By DJ & SdS
A snare is a hunting device resembling a wire noose. It’s the cheapest and easiest way to trap wild animals. In Sri Lanka, such poached bushmeat consists of wild boar, porcupine and lesser members of the deer family and is mostly locally consumed. Hunting non-protected species (wild boar and porcupine, which are considered as vermin) is not illegal but other species like deer are protected by the local Fauna and Flora Ordinance.
Locals say snare traps are often meant for wild boars. Unfortunately, these traps do not discriminate, they also make victims of species like leopard and elephant. During the last five years, more than ninety percent of the leopard deaths occurred in hill country, Sri Lanka was due to physical injuries of ensnaring. Our observations in Uda Walawe and Minneriya National Parks suggest that it is usually less-experienced juvenile elephants are the victims of snare traps, though adults may sometimes show signs of old wounds. Trunk injuries show the animals are vulnerable even during grazing, not just while walking. Perhaps calves’ natural curiosity makes them especially vulnerable.
Since 2008, we observed five elephant juveniles with snare wounds in only about one third of Uda Walawe National Park, where we have been continuing our studies. Snares, made of wire or cable, cut deep into the flesh. The wound get infected but if the animal manages to survive, tissue grows over the snare. Extracting a snare takes surgical intervention. As healing takes a long time, post-surgical anti-biotic treatment is needed. Otherwise, infected wound leads to septicaemia and the animal sees an agonising death. If not interfered at early stages, snare wounds might leave permanent defects in the affected limb. Such an example can be seen among orphaned elephants at Elephant Transit home. The whole procedure demands many days of tracking the affected individual. If the affected elephant is lucky and the park staff is committed enough, the animal would receive prompt treatment and then the recovery will be assured. We have been fortunate to witness a few such cases.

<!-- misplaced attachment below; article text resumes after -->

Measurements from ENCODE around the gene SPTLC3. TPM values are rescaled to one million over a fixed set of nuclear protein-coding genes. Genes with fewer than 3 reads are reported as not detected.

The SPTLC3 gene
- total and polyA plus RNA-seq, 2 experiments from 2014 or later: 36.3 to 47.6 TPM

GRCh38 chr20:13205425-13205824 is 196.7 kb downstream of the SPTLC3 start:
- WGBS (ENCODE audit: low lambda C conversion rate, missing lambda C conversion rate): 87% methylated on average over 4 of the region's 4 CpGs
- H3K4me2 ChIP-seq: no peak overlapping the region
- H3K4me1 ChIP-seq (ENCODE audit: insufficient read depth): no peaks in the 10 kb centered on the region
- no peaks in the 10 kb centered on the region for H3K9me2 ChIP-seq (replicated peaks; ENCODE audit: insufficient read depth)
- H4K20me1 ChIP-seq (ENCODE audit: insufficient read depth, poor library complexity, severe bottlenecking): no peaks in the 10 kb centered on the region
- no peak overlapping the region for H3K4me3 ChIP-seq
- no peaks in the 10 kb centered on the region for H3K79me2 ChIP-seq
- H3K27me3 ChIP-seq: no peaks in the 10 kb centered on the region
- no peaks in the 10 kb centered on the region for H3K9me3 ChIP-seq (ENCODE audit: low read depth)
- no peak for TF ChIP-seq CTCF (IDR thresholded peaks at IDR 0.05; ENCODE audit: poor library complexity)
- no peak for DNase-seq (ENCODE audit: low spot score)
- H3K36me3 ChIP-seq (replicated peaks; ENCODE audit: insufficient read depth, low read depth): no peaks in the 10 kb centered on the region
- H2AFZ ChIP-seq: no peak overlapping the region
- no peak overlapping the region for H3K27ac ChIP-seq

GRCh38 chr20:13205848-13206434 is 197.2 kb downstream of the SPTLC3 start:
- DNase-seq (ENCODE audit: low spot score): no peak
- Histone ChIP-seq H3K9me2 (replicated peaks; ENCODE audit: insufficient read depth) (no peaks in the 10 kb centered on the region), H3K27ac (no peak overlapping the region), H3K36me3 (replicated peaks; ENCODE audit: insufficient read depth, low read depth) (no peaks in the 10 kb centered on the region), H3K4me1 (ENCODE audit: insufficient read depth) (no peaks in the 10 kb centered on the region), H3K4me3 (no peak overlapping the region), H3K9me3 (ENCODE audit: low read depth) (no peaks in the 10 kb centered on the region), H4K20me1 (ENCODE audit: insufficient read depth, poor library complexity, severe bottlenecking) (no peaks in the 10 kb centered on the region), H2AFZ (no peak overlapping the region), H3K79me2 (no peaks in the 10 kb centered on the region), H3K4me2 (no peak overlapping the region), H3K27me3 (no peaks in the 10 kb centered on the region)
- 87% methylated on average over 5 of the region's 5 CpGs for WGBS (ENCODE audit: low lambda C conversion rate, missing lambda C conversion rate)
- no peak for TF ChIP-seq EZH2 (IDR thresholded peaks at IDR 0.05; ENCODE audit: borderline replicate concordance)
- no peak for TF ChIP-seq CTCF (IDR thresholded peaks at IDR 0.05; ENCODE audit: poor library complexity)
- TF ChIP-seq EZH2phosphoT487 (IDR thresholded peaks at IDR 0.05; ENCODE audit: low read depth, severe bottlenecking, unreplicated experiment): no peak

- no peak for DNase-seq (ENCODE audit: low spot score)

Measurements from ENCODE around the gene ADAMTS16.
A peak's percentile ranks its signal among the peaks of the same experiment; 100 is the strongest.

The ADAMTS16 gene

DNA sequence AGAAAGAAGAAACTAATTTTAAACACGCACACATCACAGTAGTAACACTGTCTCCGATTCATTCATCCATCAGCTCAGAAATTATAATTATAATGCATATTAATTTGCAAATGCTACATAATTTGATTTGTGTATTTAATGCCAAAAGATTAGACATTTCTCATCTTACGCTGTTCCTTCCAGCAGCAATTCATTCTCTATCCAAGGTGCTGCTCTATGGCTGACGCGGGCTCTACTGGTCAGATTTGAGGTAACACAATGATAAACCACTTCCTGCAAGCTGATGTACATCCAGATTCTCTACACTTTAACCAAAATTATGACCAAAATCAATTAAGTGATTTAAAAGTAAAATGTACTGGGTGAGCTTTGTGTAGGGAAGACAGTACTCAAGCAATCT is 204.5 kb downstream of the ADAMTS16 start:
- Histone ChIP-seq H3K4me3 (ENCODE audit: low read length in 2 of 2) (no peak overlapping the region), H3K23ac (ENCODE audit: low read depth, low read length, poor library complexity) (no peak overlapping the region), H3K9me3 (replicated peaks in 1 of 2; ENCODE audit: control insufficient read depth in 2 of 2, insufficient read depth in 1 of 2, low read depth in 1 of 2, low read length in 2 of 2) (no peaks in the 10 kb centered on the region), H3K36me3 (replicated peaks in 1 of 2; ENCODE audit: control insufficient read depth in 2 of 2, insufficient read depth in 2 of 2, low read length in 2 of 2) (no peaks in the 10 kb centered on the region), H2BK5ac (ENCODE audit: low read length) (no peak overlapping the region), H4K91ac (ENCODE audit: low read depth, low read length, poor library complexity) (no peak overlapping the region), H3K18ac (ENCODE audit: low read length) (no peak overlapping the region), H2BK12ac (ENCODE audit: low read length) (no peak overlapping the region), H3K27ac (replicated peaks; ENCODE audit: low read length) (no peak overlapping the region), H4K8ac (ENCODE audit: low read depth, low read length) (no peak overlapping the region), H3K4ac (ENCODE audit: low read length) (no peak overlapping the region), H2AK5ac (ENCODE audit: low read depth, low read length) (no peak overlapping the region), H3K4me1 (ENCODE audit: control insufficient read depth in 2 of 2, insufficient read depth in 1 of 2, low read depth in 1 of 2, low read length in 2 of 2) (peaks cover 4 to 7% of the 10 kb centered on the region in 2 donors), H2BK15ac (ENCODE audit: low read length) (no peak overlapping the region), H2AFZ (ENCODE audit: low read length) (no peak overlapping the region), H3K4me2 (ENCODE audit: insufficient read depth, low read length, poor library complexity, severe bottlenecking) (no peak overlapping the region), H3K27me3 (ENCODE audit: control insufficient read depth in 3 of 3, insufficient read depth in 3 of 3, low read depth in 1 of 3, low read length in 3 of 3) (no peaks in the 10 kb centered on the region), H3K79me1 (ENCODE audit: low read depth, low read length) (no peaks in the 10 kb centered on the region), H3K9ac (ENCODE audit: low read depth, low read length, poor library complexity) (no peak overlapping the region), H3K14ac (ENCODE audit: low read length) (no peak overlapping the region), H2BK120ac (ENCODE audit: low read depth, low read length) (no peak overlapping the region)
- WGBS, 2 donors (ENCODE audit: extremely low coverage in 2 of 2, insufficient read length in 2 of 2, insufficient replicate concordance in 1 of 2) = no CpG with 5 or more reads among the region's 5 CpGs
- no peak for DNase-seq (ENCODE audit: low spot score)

Poaching inside national parks is a serious issue. Unarguably, the park staff needs extra support for frequent patrolling rounds. They will require training on detecting wildlife traps and de-snaring techniques. While the local public and school kids should be made aware of the problem and laws pertaining to it, a national dialogue is needed to consider snaring as a serious wildlife crime. Then, naturally, law enforcement becomes key. We as researchers are committed to raising awareness about this problem, and prompting action to address it at local as well as higher levels.
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